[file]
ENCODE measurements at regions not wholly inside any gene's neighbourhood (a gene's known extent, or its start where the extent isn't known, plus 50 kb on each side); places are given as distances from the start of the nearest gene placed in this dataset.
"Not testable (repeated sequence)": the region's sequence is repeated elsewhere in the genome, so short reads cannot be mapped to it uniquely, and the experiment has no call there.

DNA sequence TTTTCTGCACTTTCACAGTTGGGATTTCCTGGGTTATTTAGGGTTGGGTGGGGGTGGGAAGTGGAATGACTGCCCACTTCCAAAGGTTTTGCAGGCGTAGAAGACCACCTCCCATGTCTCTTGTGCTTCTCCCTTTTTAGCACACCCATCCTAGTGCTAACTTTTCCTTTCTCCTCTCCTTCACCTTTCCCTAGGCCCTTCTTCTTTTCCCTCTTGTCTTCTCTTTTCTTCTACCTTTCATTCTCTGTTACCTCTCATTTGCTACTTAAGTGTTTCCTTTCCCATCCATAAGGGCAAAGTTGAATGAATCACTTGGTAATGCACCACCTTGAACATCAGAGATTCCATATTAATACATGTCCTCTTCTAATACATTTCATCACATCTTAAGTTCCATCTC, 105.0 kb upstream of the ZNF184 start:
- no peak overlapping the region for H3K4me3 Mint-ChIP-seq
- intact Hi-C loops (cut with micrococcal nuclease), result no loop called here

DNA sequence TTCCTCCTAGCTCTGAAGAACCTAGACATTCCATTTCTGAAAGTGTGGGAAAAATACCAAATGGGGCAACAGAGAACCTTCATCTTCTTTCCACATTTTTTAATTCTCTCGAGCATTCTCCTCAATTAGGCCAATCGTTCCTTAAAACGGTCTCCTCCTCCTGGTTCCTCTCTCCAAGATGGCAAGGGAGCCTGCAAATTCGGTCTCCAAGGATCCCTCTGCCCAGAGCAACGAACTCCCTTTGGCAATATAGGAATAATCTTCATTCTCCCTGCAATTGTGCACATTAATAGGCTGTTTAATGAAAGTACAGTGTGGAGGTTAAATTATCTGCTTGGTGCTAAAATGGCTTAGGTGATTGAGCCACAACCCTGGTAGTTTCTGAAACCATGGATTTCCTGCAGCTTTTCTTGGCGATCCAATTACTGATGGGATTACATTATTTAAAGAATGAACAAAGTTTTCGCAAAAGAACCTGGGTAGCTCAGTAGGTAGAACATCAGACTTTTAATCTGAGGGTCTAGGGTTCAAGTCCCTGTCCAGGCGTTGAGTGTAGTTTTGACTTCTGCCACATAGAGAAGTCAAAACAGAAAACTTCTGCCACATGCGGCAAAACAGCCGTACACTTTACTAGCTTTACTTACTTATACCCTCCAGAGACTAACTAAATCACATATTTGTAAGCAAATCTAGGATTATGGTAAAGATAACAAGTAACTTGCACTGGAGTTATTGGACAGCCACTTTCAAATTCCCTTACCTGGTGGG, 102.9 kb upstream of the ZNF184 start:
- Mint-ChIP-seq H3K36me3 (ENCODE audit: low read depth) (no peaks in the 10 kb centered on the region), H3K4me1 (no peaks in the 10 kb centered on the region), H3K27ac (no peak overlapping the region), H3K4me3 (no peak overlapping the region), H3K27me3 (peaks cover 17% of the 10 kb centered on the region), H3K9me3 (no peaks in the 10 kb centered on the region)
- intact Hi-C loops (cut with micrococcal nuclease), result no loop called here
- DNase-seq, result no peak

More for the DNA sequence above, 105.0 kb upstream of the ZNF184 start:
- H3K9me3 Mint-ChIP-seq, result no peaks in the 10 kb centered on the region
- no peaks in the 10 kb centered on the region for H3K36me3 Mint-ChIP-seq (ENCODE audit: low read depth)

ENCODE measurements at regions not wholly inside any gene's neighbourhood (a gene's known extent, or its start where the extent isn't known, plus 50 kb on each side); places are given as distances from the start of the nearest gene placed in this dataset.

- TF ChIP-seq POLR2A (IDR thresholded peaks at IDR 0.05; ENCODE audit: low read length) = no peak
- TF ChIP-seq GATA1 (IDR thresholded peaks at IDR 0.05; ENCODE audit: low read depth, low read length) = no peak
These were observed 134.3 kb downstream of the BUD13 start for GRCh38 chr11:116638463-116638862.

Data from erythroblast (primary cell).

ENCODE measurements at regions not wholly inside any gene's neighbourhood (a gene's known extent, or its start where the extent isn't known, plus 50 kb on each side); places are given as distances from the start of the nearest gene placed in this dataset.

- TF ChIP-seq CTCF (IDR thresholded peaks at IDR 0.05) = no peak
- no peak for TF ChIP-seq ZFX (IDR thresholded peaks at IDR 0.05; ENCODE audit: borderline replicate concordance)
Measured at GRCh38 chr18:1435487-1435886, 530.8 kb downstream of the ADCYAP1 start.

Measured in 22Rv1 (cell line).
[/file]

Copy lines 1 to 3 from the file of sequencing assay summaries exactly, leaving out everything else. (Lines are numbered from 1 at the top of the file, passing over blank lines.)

ENCODE measurements at regions not wholly inside any gene's neighbourhood (a gene's known extent, or its start where the extent isn't known, plus 50 kb on each side); places are given as distances from the start of the nearest gene placed in this dataset.
"Not testable (repeated sequence)": the region's sequence is repeated elsewhere in the genome, so short reads cannot be mapped to it uniquely, and the experiment has no call there.

DNA sequence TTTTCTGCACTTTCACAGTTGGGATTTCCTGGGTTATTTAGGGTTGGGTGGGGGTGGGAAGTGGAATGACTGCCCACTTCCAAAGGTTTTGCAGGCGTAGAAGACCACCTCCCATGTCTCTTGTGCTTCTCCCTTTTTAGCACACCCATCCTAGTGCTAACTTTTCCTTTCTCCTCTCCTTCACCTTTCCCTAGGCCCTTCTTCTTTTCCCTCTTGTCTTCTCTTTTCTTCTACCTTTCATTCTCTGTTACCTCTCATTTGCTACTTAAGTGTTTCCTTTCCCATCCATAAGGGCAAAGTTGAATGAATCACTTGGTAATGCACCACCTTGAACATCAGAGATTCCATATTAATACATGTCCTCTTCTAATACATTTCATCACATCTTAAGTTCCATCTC, 105.0 kb upstream of the ZNF184 start: